STAAR ELA II Reporting Category 1 – The Tragedy of Julius Caesar by William Shakespeare: Act 1

How has the scene and atmosphere around the Forum changed from the opening of act 1 to its close?The Forum does not change from the opening to the close of the play.Act 1 opens with the Forum in celebration and ends with it in chaos.Act 1 opens with the Forum in chaos and closes with it in celebration.Act 1 opens with the Forum saddened by the Feast of Lupercal and closes with the citizens still saddened because of the thunderstorm. Act 1 opens with the Forum in celebration and ends with it in chaos.
What is not an example of conflict in The Tragedy of Julius Caesar?powersymbolismclassfriendship symbolism
Read the excerpt below from act 1.2 of The Tragedy of Julius Caesar and complete the instruction that follows.CASCA:Why, there was a crown offered him; and beingoffered him, he put it by with the back of his hand,thus; and then the people fell a-shouting.Paraphrase the above section of the text. Responses may vary but should include some or all of the following information:A crown was offered to Caesar, he pushed it away with the back of his hand like this, and the people started shouting.
Read the excerpt below from act 1.3 of The Tragedy of Julius Caesar and answer the question that follows.CASCA:A common slave—you know him well by sight—Held up his left hand, which did flame and burnLike twenty torches joined; and yet his hand,Not sensible of fire, remained unscorched. . . . And there were drawnUpon a heap a hundred ghastly women,Transformèd with their fear, who swore they saw Men all in fire walk up and down the streets.And yesterday the bird of night did sitEven at noonday upon the market-place,Hooting and shrieking. . . . For I believe they are portentous thingsUnto the climate that they point upon.Read the excerpt below from act 1.3 of The Tragedy of Julius Caesar and answer the question that follows.CASCA:A common slave—you know him well by sight—Held up his left hand, which did flame and burnLike twenty torches joined; and yet his hand,Not sensible of fire, remained unscorched. . . . And there were drawnUpon a heap a hundred ghastly women,Transformèd with their fear, who swore they saw Men all in fire walk up and down the streets.And yesterday the bird of night did sitEven at noonday upon the market-place,Hooting and shrieking. . . . For I believe they are portentous thingsUnto the climate that they point upon.What is the meaning of the symbol “the bird of night” as indicated in the excerpt above? The night bird is a caged animal roaming free, symbolizing the conspirators wanting to roam free as well.The night bird is shrieking, symbolizing a warning to Caesar.The night bird appears at noon, symbolizing that Rome has a darkness hanging over it.The night bird symbolizes the hope that light will dispel the darkness of Rome. The night bird appears at noon, symbolizing that Rome has a darkness hanging over it.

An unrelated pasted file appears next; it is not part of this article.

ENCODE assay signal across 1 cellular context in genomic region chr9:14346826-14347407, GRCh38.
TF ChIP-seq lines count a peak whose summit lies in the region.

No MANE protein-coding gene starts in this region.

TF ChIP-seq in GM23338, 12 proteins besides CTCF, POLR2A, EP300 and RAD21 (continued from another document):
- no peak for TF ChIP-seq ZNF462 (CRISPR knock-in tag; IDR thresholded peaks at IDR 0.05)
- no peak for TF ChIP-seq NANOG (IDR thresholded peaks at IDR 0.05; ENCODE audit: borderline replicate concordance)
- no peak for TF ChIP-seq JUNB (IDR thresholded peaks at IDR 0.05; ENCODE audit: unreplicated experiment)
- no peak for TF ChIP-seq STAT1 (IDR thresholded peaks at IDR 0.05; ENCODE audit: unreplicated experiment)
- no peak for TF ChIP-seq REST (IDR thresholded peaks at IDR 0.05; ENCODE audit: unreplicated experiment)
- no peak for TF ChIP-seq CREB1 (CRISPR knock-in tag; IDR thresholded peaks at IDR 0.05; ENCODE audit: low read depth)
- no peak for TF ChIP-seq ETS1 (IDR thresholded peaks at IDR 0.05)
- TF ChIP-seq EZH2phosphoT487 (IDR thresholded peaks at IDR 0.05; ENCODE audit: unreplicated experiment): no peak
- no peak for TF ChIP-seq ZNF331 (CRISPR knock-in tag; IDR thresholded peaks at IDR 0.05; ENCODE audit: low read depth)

Read the excerpt below from act 1.2 of The Tragedy of Julius Caesar and complete the instruction that follows.CASSIUS:Why, man, he doth bestride the narrow worldLike a Colossus, and we petty menWalk under his huge legs, and peep about To find ourselves dishonorable graves.Men at sometime were masters of their fates.The fault, dear Brutus, is not in our stars,But in ourselves, that we are underlings.Identify the type of imagery used and explain its meaning. Responses may vary but should include some or all of the following information:This excerpt is an example of sight imagery. The image created is that of Caesar as a colossal man who towers above everyone else. Other people have nothing to look forward to but dying as slaves to Caesar. In the past, people could control their own fate. Unfortunately, since they had given so much power to Caesar, they destroyed their own ability to control their lives and their future.